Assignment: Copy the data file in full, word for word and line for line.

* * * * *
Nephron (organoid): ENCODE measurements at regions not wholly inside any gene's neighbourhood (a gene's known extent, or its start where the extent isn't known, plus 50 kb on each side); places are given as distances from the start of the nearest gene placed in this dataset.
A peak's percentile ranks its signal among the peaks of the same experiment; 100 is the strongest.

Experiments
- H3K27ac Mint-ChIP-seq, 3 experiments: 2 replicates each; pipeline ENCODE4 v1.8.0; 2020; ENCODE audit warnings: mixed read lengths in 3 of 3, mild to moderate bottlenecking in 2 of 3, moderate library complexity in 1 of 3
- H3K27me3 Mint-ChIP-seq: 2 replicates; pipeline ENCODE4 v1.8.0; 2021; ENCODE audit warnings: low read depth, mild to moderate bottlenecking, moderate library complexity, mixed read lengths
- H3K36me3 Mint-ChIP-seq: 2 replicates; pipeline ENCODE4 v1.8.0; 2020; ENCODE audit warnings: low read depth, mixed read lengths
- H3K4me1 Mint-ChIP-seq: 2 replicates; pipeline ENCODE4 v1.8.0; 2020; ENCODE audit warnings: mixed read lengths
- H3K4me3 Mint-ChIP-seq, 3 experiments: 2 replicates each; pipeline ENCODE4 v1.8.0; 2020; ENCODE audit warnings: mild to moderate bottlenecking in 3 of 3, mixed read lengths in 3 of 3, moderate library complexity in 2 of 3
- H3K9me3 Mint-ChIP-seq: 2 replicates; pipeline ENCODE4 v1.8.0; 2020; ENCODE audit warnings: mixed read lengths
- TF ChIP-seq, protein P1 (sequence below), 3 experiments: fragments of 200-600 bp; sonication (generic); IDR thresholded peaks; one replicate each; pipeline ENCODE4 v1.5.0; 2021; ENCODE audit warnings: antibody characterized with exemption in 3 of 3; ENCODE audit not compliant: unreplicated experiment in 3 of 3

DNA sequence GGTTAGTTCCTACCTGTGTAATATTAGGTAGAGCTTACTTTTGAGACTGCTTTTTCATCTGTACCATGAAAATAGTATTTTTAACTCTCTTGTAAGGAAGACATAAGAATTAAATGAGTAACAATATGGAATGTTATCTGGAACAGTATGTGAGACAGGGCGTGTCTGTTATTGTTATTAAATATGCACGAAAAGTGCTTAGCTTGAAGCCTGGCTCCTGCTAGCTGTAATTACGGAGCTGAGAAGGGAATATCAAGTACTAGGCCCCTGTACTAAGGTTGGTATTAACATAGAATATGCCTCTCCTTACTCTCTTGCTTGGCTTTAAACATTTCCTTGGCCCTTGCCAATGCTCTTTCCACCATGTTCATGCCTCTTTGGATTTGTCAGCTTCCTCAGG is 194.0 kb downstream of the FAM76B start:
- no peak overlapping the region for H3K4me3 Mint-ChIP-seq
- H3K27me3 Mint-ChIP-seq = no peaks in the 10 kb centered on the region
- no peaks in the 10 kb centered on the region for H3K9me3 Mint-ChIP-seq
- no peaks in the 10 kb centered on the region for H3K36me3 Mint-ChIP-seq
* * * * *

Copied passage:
Nephron (organoid): ENCODE measurements at regions not wholly inside any gene's neighbourhood (a gene's known extent, or its start where the extent isn't known, plus 50 kb on each side); places are given as distances from the start of the nearest gene placed in this dataset.
A peak's percentile ranks its signal among the peaks of the same experiment; 100 is the strongest.

Experiments
- H3K27ac Mint-ChIP-seq, 3 experiments: 2 replicates each; pipeline ENCODE4 v1.8.0; 2020; ENCODE audit warnings: mixed read lengths in 3 of 3, mild to moderate bottlenecking in 2 of 3, moderate library complexity in 1 of 3
- H3K27me3 Mint-ChIP-seq: 2 replicates; pipeline ENCODE4 v1.8.0; 2021; ENCODE audit warnings: low read depth, mild to moderate bottlenecking, moderate library complexity, mixed read lengths
- H3K36me3 Mint-ChIP-seq: 2 replicates; pipeline ENCODE4 v1.8.0; 2020; ENCODE audit warnings: low read depth, mixed read lengths
- H3K4me1 Mint-ChIP-seq: 2 replicates; pipeline ENCODE4 v1.8.0; 2020; ENCODE audit warnings: mixed read lengths
- H3K4me3 Mint-ChIP-seq, 3 experiments: 2 replicates each; pipeline ENCODE4 v1.8.0; 2020; ENCODE audit warnings: mild to moderate bottlenecking in 3 of 3, mixed read lengths in 3 of 3, moderate library complexity in 2 of 3
- H3K9me3 Mint-ChIP-seq: 2 replicates; pipeline ENCODE4 v1.8.0; 2020; ENCODE audit warnings: mixed read lengths
- TF ChIP-seq, protein P1 (sequence below), 3 experiments: fragments of 200-600 bp; sonication (generic); IDR thresholded peaks; one replicate each; pipeline ENCODE4 v1.5.0; 2021; ENCODE audit warnings: antibody characterized with exemption in 3 of 3; ENCODE audit not compliant: unreplicated experiment in 3 of 3

DNA sequence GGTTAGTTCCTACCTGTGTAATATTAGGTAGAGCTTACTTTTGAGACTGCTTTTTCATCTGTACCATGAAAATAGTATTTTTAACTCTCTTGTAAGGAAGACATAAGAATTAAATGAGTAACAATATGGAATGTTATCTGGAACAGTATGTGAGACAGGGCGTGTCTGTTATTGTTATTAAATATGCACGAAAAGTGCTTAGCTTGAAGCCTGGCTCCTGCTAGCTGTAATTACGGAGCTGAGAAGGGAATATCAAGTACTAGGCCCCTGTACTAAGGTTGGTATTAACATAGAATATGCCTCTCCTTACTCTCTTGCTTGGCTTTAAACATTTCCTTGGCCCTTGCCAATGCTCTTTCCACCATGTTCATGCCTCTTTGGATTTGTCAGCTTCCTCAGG is 194.0 kb downstream of the FAM76B start:
- no peak overlapping the region for H3K4me3 Mint-ChIP-seq
- H3K27me3 Mint-ChIP-seq = no peaks in the 10 kb centered on the region
- no peaks in the 10 kb centered on the region for H3K9me3 Mint-ChIP-seq
- no peaks in the 10 kb centered on the region for H3K36me3 Mint-ChIP-seq